Thursday, July 24, 2008
Jason Grote: Thoughts On Douglas Wolks’ “Reading Comics”
Anyone able to get on the internet and read this should have ample familiarity with fan culture (as it is the internet, increasingly), but here’s a brief primer: around the 1960s and 70s, subcultures surrounding comics, science fiction, and fantasy began to emerge, coinciding with various counterculture publications that began to apply emerging academic fields like cultural studies to the subject of pop music. Fan culture—supported in large part by mimiographed, photocopied, or cheaply-printed ‘zines, and meeting at a few large conventions every year—presupposed the internet with its creation of a large community that transcended physical distance. One of the purposes of fan culture (conscious or not) was to fill a void created by the mainstream media’s dismissal of popular art forms like comics or rock and roll music. This has always been fandom’s greatest strength—its breathless enthusiasm for its subject. At its best, fan writing offers obsessive knowledge, passionate debates, and thoughtful analysis. At its worst, (as can be seen all over the internet), fan culture can be racist, misogynist, and stupid, or Manichean in its thinking (either uncritically loyal to a creator, character, or brand name or consumed by knee-jerk complaining about how everything sucks).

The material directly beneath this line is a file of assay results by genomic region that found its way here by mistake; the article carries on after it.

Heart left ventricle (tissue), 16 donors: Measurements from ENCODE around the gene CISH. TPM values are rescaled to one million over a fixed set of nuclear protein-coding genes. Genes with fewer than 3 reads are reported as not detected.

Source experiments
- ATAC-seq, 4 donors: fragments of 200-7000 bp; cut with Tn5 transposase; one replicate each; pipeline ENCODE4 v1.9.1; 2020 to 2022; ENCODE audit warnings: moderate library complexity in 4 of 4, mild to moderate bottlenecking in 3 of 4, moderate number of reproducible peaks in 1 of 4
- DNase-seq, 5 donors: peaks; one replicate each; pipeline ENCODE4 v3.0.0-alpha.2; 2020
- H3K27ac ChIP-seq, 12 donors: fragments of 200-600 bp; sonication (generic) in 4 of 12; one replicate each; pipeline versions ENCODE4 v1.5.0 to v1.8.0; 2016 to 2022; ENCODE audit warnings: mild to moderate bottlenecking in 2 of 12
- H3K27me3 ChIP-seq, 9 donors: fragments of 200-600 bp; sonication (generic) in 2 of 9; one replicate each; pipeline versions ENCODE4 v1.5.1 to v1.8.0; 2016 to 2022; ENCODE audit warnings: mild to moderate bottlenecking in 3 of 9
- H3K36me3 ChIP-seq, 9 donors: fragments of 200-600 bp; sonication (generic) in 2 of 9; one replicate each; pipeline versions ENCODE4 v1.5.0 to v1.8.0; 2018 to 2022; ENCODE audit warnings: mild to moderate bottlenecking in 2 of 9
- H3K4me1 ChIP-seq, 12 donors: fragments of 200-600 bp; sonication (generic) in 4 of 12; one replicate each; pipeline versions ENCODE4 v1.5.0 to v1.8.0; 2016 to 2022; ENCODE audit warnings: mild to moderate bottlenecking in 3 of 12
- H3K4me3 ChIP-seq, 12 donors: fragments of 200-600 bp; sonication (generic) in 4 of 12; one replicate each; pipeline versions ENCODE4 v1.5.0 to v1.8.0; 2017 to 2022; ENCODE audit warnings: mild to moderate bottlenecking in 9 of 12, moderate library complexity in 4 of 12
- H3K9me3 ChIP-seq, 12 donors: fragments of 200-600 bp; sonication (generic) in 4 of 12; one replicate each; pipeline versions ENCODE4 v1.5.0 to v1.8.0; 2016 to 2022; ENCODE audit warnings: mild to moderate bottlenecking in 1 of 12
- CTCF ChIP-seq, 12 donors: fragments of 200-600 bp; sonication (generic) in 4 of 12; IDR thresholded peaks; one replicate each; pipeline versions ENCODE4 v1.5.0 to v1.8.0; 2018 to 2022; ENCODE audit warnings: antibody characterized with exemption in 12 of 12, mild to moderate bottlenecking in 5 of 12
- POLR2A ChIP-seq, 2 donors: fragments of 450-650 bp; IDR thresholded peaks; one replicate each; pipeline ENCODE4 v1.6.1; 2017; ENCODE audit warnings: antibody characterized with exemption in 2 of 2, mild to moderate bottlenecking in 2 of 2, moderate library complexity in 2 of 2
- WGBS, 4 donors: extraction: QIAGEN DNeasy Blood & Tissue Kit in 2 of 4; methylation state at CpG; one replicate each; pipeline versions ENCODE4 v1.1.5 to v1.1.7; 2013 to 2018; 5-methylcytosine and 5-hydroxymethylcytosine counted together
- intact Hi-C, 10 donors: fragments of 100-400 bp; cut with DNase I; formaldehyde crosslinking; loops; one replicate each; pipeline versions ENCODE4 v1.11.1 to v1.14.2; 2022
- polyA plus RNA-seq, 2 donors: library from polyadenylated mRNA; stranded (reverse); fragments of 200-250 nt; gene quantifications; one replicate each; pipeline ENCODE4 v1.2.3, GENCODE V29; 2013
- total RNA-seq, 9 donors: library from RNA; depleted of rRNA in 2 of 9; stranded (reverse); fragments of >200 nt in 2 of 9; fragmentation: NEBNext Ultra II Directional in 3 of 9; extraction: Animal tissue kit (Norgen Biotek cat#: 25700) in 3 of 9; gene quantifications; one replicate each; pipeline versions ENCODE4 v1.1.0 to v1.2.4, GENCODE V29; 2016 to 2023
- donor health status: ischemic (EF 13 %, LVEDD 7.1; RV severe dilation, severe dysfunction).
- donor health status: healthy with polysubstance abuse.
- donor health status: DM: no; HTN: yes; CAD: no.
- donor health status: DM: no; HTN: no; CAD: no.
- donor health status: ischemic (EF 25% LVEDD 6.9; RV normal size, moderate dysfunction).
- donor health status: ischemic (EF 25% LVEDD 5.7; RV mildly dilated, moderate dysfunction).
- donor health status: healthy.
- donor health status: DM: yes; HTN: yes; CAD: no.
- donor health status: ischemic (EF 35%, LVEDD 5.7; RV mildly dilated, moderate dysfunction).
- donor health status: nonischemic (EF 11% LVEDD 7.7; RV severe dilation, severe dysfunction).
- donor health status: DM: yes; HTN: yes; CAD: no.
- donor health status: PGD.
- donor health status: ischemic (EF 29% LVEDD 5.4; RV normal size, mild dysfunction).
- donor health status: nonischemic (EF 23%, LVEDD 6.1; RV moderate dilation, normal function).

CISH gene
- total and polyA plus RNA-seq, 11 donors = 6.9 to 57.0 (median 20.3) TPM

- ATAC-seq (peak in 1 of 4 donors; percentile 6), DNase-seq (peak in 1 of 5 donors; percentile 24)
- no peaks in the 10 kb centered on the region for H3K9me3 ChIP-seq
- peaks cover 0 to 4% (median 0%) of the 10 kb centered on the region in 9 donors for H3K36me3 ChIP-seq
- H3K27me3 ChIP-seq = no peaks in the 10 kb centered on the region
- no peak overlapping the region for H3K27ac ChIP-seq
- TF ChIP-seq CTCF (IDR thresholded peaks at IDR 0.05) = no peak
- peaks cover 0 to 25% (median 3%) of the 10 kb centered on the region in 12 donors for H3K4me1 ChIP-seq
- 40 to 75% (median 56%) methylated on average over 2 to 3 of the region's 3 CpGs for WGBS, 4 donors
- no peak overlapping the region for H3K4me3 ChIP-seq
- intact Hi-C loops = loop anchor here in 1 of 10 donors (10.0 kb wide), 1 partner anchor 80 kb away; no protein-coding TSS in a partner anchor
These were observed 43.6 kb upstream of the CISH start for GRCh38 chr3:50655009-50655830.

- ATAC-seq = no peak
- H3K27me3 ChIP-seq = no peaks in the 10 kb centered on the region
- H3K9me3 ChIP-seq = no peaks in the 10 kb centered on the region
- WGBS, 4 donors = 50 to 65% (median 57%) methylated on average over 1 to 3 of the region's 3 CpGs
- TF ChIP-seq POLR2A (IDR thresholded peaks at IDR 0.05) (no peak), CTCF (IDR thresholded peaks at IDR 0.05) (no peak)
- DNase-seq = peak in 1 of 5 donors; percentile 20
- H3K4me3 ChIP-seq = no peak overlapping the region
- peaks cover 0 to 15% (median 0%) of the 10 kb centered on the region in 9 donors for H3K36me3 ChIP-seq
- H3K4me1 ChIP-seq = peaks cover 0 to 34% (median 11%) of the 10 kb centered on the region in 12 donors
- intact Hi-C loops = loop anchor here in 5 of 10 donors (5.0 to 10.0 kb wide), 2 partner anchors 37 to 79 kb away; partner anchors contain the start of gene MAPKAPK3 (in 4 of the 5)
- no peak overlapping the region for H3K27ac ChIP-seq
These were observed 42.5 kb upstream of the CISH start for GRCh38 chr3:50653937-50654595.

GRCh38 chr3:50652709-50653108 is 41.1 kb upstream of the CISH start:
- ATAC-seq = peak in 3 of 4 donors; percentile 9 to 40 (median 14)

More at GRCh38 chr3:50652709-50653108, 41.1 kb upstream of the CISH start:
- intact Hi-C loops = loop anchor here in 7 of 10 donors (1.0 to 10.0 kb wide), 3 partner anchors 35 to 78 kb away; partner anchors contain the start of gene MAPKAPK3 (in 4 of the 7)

At the opposite pole, there is traditional formal criticism, a discipline which (with a few notable exceptions) seems to primarily be the purview of fine academics, art critics, or dramaturgs. At its best, this field is cross-disciplinary, combining all of the various traditions of art and speaking about its subjects in various larger contexts—aesthetic, historical, sociopolitical. At its worst, formal critical thought is hidebound and ossified, and can be academic to the point of irrelevance—it often comes off as an experience of pounding a square peg into a round hole.
The genius of Reading Comics is that it combines the best of both traditions.
I quite agree with all that.